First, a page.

But the entire episode has given folks like Pratik Chougule, founder of the Coalition for Political Forecasting, the jitters. Chougule, host of the Star-Spangled Gambler podcast, said he believes putting this question before the courts now is a sure loser. He said the country isn’t ready and that there’s well-organized opposition to election gambling. Ralph Nader’s consumer protection group Public Citizen, the left-leaning think tank Center for American Progress, and some members of Congress fear its implications for election integrity and have rallied their followers against this.
That opposition must be softened by education and persuasion before anyone expects the courts to go there, Chougule said on an episode of his show this week. But the Kalshi lawsuit may short-circuit such efforts. He said:
“Every single intervention Kalshi has made, without exception, has moved the ball backwards, not forward. They’ve offered a handful of political markets on their site, very, very few, none of which have meaningful liquidity, none of which are unique or cannot be offered. But with that exception, the only thing that their intervention has done is provoke antibodies in the space, draw a whole bunch of people into engaging on this issue who had never even thought twice about this issue, provoked the CFTC to take intervention where they were perfectly content to leave it alone in kind of a stalemate.”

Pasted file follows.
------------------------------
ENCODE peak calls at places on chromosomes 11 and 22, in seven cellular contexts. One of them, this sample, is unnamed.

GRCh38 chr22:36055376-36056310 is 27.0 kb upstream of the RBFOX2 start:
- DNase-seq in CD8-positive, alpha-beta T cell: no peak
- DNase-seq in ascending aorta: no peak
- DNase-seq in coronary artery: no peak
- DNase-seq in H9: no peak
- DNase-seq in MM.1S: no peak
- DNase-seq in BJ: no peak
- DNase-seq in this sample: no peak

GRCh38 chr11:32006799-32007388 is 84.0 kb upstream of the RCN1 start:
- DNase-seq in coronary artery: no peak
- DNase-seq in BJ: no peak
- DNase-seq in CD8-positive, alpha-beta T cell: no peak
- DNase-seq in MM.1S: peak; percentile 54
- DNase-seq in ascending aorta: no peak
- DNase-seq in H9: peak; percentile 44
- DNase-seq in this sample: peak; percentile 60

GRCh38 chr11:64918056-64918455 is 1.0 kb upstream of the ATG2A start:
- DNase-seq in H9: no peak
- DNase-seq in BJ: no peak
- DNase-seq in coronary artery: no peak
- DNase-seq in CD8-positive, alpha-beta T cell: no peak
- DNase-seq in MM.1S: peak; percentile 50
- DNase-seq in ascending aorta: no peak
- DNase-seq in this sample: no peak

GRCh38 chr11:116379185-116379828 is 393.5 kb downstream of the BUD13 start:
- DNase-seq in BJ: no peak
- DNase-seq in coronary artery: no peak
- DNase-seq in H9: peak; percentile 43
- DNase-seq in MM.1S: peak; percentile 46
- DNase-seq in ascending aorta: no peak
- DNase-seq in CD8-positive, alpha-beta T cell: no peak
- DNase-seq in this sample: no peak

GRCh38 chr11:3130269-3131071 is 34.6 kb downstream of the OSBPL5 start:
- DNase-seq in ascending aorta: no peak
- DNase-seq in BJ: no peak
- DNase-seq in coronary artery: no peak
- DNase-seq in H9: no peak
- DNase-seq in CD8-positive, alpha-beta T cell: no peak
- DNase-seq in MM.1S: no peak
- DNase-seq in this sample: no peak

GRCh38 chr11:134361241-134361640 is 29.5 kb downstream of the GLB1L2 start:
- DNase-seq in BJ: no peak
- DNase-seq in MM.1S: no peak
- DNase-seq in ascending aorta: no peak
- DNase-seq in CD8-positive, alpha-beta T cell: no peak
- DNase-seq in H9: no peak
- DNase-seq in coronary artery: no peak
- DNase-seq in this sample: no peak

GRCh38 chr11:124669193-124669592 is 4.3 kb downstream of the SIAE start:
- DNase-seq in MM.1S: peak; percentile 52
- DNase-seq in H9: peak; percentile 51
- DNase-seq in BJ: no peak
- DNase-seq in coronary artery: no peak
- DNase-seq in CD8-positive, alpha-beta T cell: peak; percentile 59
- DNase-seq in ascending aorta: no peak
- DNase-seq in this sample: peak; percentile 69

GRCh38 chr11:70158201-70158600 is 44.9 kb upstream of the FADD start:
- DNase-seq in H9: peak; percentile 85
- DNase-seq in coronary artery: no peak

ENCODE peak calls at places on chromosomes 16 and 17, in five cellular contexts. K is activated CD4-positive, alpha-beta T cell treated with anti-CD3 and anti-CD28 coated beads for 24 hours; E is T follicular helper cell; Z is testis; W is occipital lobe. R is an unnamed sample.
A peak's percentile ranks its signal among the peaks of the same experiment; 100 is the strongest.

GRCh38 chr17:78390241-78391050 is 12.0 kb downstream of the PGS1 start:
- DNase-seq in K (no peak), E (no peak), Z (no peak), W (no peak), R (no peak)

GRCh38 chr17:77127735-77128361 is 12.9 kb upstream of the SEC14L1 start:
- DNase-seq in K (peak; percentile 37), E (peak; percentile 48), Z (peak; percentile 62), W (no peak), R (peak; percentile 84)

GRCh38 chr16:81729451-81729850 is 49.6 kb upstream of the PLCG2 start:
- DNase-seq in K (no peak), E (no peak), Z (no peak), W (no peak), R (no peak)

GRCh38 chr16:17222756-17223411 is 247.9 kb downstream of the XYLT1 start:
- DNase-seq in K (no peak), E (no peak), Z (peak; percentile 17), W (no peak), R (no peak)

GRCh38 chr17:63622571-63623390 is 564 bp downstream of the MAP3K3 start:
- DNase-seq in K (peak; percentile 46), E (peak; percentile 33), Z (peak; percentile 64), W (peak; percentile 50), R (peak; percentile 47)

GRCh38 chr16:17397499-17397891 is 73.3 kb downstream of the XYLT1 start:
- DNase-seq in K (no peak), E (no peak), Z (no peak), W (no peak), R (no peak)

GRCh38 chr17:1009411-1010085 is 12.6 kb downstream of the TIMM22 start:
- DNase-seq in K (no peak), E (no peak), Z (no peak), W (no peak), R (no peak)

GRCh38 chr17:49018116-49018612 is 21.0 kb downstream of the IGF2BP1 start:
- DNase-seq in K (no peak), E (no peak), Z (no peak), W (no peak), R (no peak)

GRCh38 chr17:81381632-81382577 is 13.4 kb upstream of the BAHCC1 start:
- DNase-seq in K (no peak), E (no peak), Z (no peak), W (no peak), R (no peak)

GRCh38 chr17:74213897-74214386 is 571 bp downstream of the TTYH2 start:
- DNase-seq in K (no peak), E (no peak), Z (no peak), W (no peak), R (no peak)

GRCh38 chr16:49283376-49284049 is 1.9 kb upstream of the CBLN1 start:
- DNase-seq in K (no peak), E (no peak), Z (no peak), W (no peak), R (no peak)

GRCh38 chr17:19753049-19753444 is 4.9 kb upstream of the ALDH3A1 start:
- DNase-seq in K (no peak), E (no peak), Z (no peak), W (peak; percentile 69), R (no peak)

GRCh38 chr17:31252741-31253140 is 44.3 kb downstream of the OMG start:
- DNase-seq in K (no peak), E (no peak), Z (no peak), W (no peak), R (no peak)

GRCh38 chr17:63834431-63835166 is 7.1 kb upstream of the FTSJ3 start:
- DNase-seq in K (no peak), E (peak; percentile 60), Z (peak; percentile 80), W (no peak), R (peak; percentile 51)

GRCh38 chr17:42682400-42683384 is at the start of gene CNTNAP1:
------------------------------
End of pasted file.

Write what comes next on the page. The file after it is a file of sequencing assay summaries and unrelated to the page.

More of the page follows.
Political betting can help ensure election integrity
The situation reminds me a bit of the gay rights movement, where advocates moved so quickly in the 1990s to push so hard for and bring lawsuits over marriage equality that Congress passed the Defense of Marriage Act to prevent federal recognition. Eventually, the tide of public opinion turned sharply against LGBTQ discrimination and the U.S. Supreme Court, even with a slim conservative majority, made marriage equality the law across the country. But it happened because by 2015, LGBTQ people had made their cases to enough of their fellow citizens and shown them how absurd the opposition’s fears were.
Obviously, political gambling is not quite such a fundamental civil rights question. Nobody’s lives are seriously upended by the inability to place a bet on Joe Biden. It’s not as though friends and family will feel indignant for you over this sort of prohibition.
So in some ways, a court ruling that upholds the CFTC’s ability to regulate and ban political wagering would be even harder to undo. Who’s going to picket? Who, beyond the people who want to do this, will care enough to do anything about it?